One of the most important things to understand when making a three.js project, is working with a perspective camera which will be needed in order to draw a scene object with a renderer. There are other types of cameras to work with in three.js that are all based off the core Camera Class, but a perspective camera is the most common one that mimics the way the human eye sees the world, so it is the typical choice for most projects for this reason.
When creating an instance of a perspective camera it is a good idea to be aware of the values that are passed when calling the THREE.PerspectiveCamera constructor for the fist time that have to do with the creating of what might be called a viewing frustum. The values that are passed have to do with field of view, aspect ration, and the near and far render distance. It is also called for to know how to go about changing these values after creating an instance of the camera as it is not just a question of setting new values to a property of interest.
There are also things like knowing how to position a camera, and set the orientation of a camera, much of that has to do with the Object3D Class class of which the base camera class is based off of. The Object3d class is a major class in threejs that is not just the base class for cameras, but also Mesh objects, Groups, and even a whole Scene object. So maybe getting into the object3d class in detail would be a bit off topic, but I should cover at least some basics with that, and maybe many other related topics in this post.
The source code examples for this post, as well as my many other posts can be found in my test threejs repository on github. If for some reason you want to make a pull request that would be where to do it, there is also the comments section of this blog post that can be used to bring something up
there is also looking into the base camera class in threejs, as well as what the other options are with cameras. For the most part though I have to say that I almost always just use the perspective camera in just about every source code example, and project. Still there are some other options, and one option that I might want to use once in a while would be the orthographic camera.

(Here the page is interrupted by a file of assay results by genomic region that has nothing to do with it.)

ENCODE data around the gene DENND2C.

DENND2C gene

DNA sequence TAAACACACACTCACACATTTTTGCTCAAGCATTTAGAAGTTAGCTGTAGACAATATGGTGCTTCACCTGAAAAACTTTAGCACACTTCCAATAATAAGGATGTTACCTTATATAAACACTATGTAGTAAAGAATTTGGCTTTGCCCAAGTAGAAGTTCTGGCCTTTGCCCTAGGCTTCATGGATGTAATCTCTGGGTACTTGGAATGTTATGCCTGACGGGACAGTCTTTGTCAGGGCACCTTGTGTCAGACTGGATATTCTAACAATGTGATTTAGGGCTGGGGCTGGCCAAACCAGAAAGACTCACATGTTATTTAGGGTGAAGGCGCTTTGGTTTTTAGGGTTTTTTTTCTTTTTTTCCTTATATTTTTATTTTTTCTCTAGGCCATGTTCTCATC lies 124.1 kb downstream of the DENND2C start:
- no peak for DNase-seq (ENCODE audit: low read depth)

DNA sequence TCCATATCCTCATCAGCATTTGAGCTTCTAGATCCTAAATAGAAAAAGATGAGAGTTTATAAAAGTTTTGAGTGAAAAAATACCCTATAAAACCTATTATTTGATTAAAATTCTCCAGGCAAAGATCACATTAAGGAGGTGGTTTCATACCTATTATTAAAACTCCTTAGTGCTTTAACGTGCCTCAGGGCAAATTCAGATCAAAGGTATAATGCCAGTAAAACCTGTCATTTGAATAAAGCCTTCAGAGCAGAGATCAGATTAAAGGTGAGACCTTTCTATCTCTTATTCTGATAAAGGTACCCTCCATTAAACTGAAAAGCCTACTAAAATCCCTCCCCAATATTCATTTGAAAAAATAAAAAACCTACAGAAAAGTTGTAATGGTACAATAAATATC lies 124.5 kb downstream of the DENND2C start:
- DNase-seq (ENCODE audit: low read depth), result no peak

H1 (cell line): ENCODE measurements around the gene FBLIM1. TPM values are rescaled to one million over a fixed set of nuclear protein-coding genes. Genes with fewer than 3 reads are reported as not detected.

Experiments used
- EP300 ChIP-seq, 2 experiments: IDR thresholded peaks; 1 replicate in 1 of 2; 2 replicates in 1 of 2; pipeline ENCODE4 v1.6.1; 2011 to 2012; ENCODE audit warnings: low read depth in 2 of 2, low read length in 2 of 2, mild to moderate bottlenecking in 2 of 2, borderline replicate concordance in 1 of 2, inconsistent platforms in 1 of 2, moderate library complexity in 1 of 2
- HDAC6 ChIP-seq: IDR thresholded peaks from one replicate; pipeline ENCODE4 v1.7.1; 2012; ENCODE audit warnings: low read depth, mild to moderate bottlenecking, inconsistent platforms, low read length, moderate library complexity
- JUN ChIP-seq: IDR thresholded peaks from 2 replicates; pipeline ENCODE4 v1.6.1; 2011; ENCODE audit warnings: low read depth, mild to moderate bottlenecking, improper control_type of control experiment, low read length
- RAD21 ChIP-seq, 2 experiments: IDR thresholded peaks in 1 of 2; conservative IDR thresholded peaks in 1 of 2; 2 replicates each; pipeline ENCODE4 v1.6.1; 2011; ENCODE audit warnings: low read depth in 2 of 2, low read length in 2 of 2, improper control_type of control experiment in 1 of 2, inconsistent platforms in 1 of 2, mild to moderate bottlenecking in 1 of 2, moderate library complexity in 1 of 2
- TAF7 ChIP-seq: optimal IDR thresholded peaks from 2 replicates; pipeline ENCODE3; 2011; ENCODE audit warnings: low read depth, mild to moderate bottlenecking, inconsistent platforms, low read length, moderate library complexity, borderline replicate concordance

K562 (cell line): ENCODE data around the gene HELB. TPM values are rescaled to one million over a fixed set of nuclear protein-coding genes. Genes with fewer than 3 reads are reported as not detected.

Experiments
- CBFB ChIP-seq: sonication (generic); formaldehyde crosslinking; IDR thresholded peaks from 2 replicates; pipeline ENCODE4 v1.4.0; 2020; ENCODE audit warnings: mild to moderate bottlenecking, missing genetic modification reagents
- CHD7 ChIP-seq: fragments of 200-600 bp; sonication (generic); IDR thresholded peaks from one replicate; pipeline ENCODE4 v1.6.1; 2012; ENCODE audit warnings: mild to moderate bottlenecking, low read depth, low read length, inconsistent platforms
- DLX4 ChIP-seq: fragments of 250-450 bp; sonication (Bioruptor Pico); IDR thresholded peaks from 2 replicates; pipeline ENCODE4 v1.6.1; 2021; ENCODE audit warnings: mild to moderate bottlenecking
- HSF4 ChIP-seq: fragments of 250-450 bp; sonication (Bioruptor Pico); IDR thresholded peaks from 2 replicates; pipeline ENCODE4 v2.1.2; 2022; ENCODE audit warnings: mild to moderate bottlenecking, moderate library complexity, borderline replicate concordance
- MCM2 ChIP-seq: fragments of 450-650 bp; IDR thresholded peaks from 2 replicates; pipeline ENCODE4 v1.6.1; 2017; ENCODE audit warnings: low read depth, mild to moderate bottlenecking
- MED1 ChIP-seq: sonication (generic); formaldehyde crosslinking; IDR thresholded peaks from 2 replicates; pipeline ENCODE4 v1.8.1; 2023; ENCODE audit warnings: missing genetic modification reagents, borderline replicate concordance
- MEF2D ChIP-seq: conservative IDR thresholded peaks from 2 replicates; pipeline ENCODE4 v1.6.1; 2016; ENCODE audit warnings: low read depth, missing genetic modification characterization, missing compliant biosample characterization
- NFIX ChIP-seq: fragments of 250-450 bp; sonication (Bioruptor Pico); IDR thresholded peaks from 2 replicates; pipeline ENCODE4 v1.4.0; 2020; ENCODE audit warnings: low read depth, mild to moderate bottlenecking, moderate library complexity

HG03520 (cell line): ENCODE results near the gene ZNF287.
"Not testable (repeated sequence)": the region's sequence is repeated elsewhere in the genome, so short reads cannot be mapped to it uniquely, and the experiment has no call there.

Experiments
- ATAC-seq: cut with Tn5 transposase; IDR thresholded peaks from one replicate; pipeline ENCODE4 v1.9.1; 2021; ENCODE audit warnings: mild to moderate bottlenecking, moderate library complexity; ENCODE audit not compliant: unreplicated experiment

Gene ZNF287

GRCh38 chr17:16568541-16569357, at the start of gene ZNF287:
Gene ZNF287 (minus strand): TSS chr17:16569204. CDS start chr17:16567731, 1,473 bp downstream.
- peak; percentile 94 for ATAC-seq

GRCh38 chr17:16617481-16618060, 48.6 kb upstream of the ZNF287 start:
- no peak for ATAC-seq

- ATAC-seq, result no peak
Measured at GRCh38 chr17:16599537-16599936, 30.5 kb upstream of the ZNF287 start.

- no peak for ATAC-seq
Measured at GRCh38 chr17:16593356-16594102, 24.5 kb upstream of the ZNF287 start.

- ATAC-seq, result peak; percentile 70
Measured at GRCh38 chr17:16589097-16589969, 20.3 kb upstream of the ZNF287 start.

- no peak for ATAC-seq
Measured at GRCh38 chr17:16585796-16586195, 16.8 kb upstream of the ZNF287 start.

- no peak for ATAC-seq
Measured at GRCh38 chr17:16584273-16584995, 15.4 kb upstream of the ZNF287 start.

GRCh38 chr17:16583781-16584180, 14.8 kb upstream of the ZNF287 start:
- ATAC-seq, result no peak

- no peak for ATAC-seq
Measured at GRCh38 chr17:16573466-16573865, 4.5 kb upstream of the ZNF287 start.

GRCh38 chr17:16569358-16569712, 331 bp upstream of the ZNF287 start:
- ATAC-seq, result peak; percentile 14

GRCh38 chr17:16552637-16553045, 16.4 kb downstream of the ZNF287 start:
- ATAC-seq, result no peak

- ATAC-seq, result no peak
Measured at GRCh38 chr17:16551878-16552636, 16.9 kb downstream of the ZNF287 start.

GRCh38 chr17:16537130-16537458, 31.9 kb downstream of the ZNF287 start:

It might be a good idea to read up more on the object3d class that is a base class of a Camera, and many other objects in threejs. In this post I will be going over some examples that make use of the position, and rotation properties of a Perspective Camera object which are properties that are inherited by the Object3d class. There is also the nature of the values of these position and rotation properties where they are instances of the Vector3, and Euler classes, which are also worth checking out in detail at one point or another.
When I first wrote this post I was using threejs version r91, and the last time I cam around to do some editing and make sure the source code examples are working I was using r127. There have been an awful lot of changes that have happened to threejs between the two version numbers, which have resulted in an awful lot of code breaking changes. it is also safe to assume that this trend will continue moving forward, so I got into the habit of always making sure that I mention what the version numbers are when I wrote a post as well as when I edited the post last.
In this section I will be going over just the perspective camera class for the most part, but will also be touching base slightly on many other topics on threejs while I am at it. It is still a good idea to have a strong foundational understanding of all of the typical constructors that are used to even create a simple starting example such as the one in this section, so I will see about linking to other posts as needed with this.